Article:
Xi has supported the Hong Kong Government and incumbent Chief Executive Carrie Lam against the protesters in the 2019–20 Hong Kong protests.[281] He has defended the Hong Kong police's use of force, saying that "We sternly support the Hong Kong police to take forceful actions in enforcing the law, and the Hong Kong judiciary to punish in accordance with the law those who have committed violent crimes."[282] While visiting Macau on 20 December 2019 as part of the 20th anniversary of its return to China, Xi warned of "foreign forces" interfering in Hong Kong and Macau,[283] while also hinting that Macau could be a model for Hong Kong to follow.Xi has supported the Hong Kong Government and incumbent Chief Executive Carrie Lam against the protesters in the 2019–20 Hong Kong protests.[281] He has defended the Hong Kong police's use of force, saying that "We sternly support the Hong Kong police to take forceful actions in enforcing the law, and the Hong Kong judiciary to punish in accordance with the law those who have committed violent crimes."[282] While visiting Macau on 20 December 2019 as part of the 20th anniversary of its return to China, Xi warned of "foreign forces" interfering in Hong Kong and Macau,[283] while also hinting that Macau could be a model for Hong Kong to follow.[284]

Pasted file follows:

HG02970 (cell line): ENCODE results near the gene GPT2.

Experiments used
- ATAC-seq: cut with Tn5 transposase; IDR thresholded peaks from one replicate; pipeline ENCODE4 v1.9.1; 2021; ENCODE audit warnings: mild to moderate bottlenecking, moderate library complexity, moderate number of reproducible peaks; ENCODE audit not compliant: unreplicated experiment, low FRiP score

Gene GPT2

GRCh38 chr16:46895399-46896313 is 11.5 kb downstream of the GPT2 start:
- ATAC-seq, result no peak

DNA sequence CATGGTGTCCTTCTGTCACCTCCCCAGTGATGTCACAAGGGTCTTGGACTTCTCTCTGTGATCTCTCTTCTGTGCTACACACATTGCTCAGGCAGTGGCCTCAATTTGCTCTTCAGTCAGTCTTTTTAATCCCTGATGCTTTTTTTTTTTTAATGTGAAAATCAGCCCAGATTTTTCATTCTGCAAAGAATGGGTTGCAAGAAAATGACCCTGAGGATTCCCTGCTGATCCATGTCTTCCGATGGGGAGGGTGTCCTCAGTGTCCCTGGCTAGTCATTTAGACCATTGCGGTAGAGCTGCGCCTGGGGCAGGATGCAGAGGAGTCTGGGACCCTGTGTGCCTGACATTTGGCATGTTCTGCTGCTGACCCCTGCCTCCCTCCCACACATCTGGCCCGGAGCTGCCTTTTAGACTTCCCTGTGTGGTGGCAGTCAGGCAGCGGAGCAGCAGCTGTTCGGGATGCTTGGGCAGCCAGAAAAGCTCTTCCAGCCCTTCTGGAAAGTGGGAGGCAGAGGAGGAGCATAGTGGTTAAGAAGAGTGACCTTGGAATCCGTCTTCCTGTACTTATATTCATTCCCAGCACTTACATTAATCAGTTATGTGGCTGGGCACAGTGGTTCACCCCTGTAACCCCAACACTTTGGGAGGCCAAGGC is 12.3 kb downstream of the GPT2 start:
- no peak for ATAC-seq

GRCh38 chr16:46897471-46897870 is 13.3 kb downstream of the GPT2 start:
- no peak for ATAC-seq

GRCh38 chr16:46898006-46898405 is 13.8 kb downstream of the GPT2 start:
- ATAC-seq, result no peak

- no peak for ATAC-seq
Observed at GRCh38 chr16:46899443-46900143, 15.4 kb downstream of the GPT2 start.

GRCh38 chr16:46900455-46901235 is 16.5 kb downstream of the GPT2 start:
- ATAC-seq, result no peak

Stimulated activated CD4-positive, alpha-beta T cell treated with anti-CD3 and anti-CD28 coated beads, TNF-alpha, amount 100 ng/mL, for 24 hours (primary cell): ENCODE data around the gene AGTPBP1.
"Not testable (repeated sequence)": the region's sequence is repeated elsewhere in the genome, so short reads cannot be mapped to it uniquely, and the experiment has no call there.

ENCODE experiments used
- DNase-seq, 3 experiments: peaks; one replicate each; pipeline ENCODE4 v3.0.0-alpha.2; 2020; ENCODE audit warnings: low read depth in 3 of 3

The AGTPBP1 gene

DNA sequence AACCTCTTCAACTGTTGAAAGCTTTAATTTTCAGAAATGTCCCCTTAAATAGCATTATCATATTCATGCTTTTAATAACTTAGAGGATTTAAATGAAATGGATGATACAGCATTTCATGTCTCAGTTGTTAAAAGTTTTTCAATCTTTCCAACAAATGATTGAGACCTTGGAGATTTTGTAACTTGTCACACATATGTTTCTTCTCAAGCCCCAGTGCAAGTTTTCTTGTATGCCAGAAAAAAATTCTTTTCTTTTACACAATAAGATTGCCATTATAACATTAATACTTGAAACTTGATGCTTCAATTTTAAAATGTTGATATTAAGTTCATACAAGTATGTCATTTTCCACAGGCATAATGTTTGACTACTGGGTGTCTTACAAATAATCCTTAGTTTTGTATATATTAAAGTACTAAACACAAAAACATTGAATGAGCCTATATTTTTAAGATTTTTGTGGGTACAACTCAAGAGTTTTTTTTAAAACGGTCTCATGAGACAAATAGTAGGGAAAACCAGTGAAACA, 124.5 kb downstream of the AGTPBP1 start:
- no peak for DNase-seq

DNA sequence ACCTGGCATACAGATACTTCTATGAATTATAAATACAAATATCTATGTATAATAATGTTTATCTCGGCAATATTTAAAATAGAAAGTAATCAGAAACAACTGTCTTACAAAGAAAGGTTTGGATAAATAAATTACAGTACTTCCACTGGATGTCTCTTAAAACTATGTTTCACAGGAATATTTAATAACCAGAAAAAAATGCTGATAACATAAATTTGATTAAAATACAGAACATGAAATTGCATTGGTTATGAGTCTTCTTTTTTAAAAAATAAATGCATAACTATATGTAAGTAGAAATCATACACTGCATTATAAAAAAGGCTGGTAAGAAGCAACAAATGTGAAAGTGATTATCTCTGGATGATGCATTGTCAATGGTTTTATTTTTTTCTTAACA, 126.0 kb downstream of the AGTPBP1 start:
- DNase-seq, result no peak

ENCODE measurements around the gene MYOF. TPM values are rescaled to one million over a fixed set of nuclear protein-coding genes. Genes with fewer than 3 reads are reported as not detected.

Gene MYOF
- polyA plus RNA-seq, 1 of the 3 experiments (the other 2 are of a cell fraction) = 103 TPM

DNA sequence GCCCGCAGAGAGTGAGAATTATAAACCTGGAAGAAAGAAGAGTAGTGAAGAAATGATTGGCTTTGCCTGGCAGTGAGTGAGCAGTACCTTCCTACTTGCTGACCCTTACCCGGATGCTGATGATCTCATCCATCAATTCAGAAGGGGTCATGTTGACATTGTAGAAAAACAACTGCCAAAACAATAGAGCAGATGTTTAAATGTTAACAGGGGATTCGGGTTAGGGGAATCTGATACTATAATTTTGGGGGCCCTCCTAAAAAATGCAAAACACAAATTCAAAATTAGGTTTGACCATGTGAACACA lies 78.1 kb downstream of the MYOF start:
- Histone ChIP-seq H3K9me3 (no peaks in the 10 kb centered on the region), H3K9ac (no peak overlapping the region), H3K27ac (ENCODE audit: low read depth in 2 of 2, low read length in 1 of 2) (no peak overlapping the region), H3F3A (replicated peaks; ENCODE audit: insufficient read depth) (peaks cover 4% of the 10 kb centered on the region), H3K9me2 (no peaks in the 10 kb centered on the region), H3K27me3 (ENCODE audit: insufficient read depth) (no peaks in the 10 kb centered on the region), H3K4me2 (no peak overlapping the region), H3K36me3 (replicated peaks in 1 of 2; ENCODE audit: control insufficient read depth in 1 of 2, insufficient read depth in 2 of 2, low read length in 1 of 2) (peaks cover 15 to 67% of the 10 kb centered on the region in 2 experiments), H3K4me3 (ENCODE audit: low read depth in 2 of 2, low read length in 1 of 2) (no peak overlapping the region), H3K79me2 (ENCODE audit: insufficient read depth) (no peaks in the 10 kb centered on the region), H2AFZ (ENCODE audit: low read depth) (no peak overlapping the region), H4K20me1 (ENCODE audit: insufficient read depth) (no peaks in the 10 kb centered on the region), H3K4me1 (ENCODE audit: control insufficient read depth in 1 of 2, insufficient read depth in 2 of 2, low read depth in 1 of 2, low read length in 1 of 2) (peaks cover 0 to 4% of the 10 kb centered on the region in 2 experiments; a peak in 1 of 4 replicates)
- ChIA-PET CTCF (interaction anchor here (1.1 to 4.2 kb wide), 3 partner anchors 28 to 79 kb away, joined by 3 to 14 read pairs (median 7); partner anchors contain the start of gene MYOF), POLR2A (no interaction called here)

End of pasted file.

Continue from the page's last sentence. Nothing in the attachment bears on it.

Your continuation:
The 2015 meeting between Xi and Taiwanese President Ma Ying-jeou marked the first time the political leaders of both sides of the Taiwan Strait have met since the end of the Chinese Civil War in 1950.[285] Xi said that China and Taiwan are "one family" that can't be pulled apart.[286]